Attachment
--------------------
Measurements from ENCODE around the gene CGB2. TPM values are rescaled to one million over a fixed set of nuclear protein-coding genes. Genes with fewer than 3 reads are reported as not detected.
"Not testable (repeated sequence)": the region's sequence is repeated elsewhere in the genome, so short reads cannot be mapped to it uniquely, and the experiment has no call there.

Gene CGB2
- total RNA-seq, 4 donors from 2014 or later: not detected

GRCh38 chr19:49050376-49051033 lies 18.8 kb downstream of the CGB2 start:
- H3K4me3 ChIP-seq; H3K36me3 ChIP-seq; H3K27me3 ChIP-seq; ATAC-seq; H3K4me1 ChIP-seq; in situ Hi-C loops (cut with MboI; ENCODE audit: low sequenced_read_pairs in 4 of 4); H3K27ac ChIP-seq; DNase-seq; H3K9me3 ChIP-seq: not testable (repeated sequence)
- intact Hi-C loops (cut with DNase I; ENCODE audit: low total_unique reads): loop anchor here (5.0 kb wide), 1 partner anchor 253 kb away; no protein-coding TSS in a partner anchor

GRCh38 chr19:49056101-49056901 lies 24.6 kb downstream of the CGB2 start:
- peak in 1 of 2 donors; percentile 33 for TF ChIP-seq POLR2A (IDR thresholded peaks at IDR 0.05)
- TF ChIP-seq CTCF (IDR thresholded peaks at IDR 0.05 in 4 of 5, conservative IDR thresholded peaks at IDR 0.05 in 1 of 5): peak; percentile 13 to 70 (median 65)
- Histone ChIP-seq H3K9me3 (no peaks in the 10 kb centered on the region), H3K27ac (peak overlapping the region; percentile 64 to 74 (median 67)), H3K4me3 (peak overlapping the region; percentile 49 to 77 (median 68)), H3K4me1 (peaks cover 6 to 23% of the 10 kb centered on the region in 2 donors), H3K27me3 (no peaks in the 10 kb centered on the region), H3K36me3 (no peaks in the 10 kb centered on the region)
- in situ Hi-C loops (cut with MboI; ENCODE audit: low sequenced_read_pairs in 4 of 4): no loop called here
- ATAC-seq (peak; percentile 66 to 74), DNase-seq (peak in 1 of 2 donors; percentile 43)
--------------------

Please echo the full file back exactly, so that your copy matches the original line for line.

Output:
Measurements from ENCODE around the gene CGB2. TPM values are rescaled to one million over a fixed set of nuclear protein-coding genes. Genes with fewer than 3 reads are reported as not detected.
"Not testable (repeated sequence)": the region's sequence is repeated elsewhere in the genome, so short reads cannot be mapped to it uniquely, and the experiment has no call there.

Gene CGB2
- total RNA-seq, 4 donors from 2014 or later: not detected

GRCh38 chr19:49050376-49051033 lies 18.8 kb downstream of the CGB2 start:
- H3K4me3 ChIP-seq; H3K36me3 ChIP-seq; H3K27me3 ChIP-seq; ATAC-seq; H3K4me1 ChIP-seq; in situ Hi-C loops (cut with MboI; ENCODE audit: low sequenced_read_pairs in 4 of 4); H3K27ac ChIP-seq; DNase-seq; H3K9me3 ChIP-seq: not testable (repeated sequence)
- intact Hi-C loops (cut with DNase I; ENCODE audit: low total_unique reads): loop anchor here (5.0 kb wide), 1 partner anchor 253 kb away; no protein-coding TSS in a partner anchor

GRCh38 chr19:49056101-49056901 lies 24.6 kb downstream of the CGB2 start:
- peak in 1 of 2 donors; percentile 33 for TF ChIP-seq POLR2A (IDR thresholded peaks at IDR 0.05)
- TF ChIP-seq CTCF (IDR thresholded peaks at IDR 0.05 in 4 of 5, conservative IDR thresholded peaks at IDR 0.05 in 1 of 5): peak; percentile 13 to 70 (median 65)
- Histone ChIP-seq H3K9me3 (no peaks in the 10 kb centered on the region), H3K27ac (peak overlapping the region; percentile 64 to 74 (median 67)), H3K4me3 (peak overlapping the region; percentile 49 to 77 (median 68)), H3K4me1 (peaks cover 6 to 23% of the 10 kb centered on the region in 2 donors), H3K27me3 (no peaks in the 10 kb centered on the region), H3K36me3 (no peaks in the 10 kb centered on the region)
- in situ Hi-C loops (cut with MboI; ENCODE audit: low sequenced_read_pairs in 4 of 4): no loop called here
- ATAC-seq (peak; percentile 66 to 74), DNase-seq (peak in 1 of 2 donors; percentile 43)